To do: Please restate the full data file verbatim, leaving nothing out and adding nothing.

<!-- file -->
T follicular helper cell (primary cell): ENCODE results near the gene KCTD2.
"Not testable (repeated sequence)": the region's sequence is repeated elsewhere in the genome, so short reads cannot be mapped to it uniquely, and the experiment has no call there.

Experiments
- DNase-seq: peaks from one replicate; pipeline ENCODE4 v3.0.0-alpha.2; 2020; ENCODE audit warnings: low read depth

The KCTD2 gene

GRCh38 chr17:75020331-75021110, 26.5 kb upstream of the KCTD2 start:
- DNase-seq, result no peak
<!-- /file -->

T follicular helper cell (primary cell): ENCODE results near the gene KCTD2.
"Not testable (repeated sequence)": the region's sequence is repeated elsewhere in the genome, so short reads cannot be mapped to it uniquely, and the experiment has no call there.

Experiments
- DNase-seq: peaks from one replicate; pipeline ENCODE4 v3.0.0-alpha.2; 2020; ENCODE audit warnings: low read depth

The KCTD2 gene

GRCh38 chr17:75020331-75021110, 26.5 kb upstream of the KCTD2 start:
- DNase-seq, result no peak